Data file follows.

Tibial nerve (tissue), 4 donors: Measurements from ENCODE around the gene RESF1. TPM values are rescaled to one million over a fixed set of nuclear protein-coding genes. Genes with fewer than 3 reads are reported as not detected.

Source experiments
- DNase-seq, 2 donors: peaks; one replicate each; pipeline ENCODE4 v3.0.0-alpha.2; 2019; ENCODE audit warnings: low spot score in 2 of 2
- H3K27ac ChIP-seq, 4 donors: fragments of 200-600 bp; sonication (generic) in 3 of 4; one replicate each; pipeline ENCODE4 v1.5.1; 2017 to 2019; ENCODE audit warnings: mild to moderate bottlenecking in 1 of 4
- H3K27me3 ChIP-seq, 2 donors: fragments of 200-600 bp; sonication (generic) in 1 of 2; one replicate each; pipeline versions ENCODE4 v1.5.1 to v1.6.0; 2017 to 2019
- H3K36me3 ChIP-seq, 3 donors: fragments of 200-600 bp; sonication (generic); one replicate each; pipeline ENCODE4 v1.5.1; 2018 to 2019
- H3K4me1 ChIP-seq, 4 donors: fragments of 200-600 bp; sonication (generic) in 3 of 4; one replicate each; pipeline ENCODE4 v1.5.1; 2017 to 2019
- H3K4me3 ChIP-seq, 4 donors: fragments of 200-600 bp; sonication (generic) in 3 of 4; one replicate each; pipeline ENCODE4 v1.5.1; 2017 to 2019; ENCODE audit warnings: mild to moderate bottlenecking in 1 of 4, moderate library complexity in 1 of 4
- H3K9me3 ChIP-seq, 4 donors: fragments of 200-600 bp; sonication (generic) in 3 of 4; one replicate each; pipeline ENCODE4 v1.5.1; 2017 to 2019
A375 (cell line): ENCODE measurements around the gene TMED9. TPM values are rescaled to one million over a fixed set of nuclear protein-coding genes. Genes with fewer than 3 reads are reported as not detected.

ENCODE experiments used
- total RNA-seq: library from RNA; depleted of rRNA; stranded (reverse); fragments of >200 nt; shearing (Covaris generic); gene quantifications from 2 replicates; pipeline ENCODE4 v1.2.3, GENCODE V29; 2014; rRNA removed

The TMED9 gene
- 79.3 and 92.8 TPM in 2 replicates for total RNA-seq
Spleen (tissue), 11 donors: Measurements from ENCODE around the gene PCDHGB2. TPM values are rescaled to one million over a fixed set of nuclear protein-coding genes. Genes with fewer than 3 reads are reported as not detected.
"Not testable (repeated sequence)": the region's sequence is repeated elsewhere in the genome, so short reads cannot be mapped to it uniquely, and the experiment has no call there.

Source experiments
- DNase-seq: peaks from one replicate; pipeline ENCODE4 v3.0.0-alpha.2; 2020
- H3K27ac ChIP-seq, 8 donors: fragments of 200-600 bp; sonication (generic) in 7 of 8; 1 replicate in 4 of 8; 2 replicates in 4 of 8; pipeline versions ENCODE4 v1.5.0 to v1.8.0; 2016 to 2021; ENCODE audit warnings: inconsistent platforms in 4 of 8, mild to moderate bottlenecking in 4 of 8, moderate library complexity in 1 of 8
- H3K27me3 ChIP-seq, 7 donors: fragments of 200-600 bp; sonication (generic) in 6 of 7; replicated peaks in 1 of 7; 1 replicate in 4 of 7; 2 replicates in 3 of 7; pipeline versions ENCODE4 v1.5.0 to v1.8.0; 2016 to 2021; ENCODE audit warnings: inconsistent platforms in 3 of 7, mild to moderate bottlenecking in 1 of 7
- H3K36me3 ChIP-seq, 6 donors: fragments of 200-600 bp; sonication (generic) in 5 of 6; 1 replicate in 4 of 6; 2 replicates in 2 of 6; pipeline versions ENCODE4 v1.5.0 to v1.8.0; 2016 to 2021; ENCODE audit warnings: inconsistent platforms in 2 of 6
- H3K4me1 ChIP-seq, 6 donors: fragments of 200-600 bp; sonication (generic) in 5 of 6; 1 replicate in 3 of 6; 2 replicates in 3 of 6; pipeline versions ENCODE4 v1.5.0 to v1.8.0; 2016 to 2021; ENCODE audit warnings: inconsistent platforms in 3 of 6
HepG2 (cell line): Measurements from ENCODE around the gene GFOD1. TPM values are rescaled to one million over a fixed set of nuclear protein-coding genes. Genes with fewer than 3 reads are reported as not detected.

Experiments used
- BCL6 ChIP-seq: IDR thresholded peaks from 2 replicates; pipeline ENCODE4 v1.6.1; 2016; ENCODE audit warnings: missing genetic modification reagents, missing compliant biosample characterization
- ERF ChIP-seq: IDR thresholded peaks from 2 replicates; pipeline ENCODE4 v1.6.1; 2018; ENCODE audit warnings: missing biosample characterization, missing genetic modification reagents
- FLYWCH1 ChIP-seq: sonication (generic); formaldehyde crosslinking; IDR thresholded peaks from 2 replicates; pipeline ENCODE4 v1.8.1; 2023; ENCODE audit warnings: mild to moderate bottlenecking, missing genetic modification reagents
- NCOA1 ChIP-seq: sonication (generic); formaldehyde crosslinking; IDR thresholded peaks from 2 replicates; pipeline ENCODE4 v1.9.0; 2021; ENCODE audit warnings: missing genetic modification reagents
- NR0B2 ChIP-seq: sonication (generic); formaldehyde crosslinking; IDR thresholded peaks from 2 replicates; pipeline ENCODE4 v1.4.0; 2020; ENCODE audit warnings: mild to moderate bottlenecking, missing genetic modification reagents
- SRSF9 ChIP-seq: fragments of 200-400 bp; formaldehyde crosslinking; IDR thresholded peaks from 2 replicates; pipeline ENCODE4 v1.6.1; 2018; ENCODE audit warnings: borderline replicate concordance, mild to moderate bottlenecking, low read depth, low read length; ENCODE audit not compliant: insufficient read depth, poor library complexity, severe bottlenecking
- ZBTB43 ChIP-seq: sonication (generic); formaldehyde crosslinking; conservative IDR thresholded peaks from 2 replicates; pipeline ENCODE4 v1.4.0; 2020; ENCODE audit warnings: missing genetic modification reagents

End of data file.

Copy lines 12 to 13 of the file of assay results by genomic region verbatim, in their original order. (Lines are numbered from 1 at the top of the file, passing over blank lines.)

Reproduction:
- total RNA-seq: library from RNA; depleted of rRNA; stranded (reverse); fragments of >200 nt; shearing (Covaris generic); gene quantifications from 2 replicates; pipeline ENCODE4 v1.2.3, GENCODE V29; 2014; rRNA removed

The TMED9 gene